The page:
The big match was a terrifying test for me. There were vast crowds. My parents and my sister Gunaseeli, your mother, came all the way from Uva to watch me play. They put up at the Galle Face Hotel where I’ll be celebrating my 90th birthday, 73 years later! We crumbled in both innings for a paltry score. The match was a disappointment for both players and spectators.

The next morning the ’Morning Herald’ which gave an account of each player said this of me: A Veddah boy plays for S. Thomas!’ I couldn’t understand why they said this. But my father told me it was no insult. He was Ratemahatmaya of Bintenna at the time, the place known as Veddah country. He assured me it was some sort of praise that I had come so far!

He chuckled as he recalled this and then continued:

The 1921 match under the captaincy of C.E.L. de Silva was a low scoring one ending in a win for Royal which was the better side. The 1922 match on March 16 was very exciting. Many watched the match from their coaches and a few from their cars. Girls and boys were sporting rival colours. It was impressive. We had a good batting side and we won comfortably by 56 runs.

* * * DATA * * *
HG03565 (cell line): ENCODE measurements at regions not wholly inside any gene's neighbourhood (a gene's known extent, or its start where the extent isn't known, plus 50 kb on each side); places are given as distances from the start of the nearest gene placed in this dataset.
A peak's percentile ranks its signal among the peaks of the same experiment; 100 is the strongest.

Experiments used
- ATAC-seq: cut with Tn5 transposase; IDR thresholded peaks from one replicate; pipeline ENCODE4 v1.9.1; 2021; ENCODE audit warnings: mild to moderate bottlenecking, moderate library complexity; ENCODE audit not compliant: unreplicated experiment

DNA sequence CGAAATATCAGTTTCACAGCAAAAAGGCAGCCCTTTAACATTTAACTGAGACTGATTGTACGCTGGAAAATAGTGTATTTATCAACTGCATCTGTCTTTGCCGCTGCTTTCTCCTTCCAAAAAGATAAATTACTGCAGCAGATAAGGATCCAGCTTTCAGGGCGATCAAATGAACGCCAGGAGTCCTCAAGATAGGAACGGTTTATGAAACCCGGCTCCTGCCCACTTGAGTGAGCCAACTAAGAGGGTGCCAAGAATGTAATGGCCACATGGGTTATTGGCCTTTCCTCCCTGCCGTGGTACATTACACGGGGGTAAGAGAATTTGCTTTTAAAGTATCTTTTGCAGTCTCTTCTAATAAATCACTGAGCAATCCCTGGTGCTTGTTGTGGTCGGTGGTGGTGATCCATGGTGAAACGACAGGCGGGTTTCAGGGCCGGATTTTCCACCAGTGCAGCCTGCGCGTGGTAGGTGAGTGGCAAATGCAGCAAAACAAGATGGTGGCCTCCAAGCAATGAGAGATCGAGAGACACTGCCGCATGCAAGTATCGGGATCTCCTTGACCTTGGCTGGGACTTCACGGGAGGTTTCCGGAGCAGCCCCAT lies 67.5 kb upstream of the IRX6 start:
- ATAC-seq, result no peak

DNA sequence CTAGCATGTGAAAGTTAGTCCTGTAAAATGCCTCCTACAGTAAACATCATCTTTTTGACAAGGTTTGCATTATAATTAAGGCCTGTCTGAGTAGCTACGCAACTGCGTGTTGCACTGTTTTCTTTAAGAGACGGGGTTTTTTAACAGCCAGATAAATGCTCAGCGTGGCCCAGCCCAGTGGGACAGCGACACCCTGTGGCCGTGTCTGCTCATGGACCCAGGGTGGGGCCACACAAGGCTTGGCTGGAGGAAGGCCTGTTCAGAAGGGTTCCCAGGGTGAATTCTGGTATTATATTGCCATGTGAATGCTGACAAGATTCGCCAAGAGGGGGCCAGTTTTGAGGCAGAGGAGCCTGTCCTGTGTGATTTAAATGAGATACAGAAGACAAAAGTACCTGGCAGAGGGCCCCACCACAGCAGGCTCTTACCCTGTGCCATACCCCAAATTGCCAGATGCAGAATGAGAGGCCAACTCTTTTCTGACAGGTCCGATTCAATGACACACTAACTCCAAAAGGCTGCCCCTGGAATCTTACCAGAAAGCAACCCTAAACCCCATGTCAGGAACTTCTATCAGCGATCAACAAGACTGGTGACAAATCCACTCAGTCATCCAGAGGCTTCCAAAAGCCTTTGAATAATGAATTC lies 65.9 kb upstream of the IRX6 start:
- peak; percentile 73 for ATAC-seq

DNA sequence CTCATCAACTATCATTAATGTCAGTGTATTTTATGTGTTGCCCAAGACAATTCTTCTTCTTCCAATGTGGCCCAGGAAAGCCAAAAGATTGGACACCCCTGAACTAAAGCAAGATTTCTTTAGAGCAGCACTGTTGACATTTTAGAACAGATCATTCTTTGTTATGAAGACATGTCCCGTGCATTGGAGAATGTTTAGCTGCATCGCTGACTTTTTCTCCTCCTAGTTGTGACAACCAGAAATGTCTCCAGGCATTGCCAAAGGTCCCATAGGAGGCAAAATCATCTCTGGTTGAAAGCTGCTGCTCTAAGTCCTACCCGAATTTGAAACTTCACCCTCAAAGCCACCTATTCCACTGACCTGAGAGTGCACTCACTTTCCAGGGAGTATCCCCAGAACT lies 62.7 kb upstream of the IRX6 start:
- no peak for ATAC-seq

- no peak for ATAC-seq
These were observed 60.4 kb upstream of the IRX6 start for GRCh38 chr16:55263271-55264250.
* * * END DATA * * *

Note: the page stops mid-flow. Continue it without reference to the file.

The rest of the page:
The ’Daily News’ reporting on that match brings back memories of my school days. It was complimentary to me for it reported ’The dismissal of Lankatilleke came as a welcome relief to the Royalists. For the second time in the match he played delightful cricket.’

’On the results of this match I was awarded 7 prizes: The F. L. Goonewardena batting shield, Dr. Scharenguivel bowling prize, Gate Mudliyar Edmund de Livera batting prize, The Rajamuttu Memorial prize for batting, also a bat, Harrow size Gradidge Imperial presented by Mr. Cyril Perera and a purse of Rs. 300, a very handsome prize indeed in those days.

The next term in January 1922 it was a very pleasant surprise to me when at dinner time Warden Stone announced that I was elected captain. I got up from my seat immediately after dinner and thanked the Warden. After that it was a case of felicitations from my friends, teachers and of course from my parents in Uva.